“Tekhelet is kosher only when it comes from a Chilazon,” says the Tosefta and it reiterates, “if it is not from a Chilazon it is disqualified.” That is clear enough, as long as one knows what the word “Chilazon” actually means!
Rashi and many other Rishonim equate Chilazon with other words, “Chomet” and “Shablul”, and then translate all of them into the lingua franca of the time (Old French) as “limace”, which means a snail or a slug. Some Rishonim call it a worm – tolaat.
The midrash qualifies all this saying “a chilazon, as it grows, its shell (nartik) grows with it.” The Geonim describe it as “a worm with a shell that has the appearance of a hollow nut.”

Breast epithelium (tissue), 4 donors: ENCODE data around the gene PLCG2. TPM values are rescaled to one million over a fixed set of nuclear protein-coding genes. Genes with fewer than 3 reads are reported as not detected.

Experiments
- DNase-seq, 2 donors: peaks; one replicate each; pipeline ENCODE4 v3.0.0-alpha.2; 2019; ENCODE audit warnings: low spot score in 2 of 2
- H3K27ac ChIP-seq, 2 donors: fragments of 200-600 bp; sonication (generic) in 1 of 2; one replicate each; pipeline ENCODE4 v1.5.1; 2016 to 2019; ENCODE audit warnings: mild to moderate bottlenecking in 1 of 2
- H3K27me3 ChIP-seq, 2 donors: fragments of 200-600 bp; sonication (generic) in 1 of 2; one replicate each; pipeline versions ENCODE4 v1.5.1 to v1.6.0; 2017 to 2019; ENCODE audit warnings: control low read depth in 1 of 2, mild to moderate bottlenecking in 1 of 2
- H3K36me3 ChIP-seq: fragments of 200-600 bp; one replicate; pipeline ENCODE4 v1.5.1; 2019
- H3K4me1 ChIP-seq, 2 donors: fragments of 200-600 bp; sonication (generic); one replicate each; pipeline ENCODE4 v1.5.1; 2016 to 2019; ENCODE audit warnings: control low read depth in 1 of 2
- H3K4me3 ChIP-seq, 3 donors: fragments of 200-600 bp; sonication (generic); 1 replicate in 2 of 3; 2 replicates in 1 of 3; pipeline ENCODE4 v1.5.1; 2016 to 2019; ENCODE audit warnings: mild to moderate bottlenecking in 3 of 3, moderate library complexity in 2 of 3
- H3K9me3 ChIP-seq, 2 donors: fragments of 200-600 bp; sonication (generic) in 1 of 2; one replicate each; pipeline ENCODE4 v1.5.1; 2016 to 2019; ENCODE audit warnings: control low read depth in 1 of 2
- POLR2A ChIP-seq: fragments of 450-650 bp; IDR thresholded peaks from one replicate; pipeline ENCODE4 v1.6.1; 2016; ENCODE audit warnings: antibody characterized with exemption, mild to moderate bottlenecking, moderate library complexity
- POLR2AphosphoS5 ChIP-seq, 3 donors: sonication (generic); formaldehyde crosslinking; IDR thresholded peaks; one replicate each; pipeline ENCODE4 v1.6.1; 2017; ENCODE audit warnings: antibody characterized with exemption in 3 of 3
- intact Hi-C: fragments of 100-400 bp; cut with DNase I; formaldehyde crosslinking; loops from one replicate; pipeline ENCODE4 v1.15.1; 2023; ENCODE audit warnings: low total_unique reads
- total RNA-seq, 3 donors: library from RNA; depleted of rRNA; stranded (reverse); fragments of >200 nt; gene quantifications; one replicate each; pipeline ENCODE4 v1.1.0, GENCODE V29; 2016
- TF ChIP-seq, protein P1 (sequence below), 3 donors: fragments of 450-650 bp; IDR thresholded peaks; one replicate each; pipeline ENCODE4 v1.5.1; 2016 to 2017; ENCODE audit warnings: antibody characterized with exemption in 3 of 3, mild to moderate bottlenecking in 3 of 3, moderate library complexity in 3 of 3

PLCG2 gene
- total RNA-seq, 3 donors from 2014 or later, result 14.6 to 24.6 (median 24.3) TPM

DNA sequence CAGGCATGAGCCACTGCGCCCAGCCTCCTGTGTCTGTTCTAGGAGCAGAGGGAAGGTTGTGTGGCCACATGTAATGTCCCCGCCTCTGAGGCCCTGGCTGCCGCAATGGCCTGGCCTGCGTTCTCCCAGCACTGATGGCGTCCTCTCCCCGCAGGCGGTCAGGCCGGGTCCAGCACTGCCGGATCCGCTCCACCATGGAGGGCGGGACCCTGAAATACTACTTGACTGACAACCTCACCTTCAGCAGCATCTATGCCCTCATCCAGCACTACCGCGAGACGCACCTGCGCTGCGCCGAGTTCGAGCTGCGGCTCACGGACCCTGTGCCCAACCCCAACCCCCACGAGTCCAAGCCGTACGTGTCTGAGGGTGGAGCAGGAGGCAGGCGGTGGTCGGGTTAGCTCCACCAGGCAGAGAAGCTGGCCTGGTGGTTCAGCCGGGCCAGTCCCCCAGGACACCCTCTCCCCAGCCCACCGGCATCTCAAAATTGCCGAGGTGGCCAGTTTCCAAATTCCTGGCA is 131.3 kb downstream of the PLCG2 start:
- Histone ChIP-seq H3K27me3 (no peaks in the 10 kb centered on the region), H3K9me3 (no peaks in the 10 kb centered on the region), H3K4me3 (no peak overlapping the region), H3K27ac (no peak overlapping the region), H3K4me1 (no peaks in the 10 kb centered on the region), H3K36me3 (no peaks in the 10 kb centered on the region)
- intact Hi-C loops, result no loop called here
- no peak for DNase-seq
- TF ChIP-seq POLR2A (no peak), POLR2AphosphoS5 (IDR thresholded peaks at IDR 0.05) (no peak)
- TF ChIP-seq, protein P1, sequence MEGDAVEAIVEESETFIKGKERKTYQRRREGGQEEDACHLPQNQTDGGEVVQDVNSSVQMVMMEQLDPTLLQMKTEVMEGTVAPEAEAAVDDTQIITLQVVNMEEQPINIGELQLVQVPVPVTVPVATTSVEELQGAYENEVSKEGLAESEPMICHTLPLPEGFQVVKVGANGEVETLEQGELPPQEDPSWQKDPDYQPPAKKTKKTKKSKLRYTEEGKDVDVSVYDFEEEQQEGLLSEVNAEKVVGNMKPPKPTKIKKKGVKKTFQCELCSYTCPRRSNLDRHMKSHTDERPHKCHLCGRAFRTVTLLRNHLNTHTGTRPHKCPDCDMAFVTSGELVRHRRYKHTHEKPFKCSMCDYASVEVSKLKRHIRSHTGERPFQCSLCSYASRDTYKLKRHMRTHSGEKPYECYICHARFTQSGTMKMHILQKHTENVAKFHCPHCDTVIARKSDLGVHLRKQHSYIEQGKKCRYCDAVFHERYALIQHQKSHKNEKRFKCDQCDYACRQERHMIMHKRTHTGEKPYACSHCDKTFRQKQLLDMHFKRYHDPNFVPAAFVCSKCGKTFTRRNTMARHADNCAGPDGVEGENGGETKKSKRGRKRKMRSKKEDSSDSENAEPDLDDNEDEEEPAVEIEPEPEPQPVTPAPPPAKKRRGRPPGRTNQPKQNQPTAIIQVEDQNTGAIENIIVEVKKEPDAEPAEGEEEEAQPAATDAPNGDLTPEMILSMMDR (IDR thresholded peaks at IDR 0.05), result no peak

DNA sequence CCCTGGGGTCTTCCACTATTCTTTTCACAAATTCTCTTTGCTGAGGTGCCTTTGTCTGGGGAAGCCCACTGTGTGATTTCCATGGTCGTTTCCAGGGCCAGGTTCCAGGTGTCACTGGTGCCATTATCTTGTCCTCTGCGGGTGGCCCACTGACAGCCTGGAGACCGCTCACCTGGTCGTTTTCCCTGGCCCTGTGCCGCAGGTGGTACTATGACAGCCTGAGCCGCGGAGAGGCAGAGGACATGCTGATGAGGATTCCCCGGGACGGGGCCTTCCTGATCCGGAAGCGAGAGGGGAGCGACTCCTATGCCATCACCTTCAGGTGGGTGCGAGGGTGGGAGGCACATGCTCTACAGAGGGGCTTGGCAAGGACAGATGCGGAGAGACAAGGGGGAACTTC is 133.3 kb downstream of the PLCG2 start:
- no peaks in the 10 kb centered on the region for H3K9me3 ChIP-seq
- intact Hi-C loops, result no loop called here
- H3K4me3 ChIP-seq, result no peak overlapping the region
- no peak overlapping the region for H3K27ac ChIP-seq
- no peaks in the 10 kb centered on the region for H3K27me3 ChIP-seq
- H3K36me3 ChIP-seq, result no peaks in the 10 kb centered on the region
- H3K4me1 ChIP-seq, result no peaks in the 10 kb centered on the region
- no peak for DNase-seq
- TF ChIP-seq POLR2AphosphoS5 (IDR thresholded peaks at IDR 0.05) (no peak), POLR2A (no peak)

So it is a slug, or a worm, that has a shell – that is a snail.
Similarly, Chilazon is equated with the Arabic “al Chalazun”, translated by the Rabbis into the German “Schneke” – all meaning snail.
In Farsi, a snail is called Chalzun, and in Syriac a snail is Chalzuna.
Since the Tosefta does not mention any specific type of snail. Perhaps any snail would be an acceptable source for Tekhelet, so long as it produces a sky-blue dye that does not fade. Or perhaps, it was common knowledge in the times of the Tosefta to what snail “Chilazon” referred. Either way, since the Murex was the most famous snail in the times of Chazal, one certainly can conclude that it was a kosher source for the beautiful Tekhelet dye.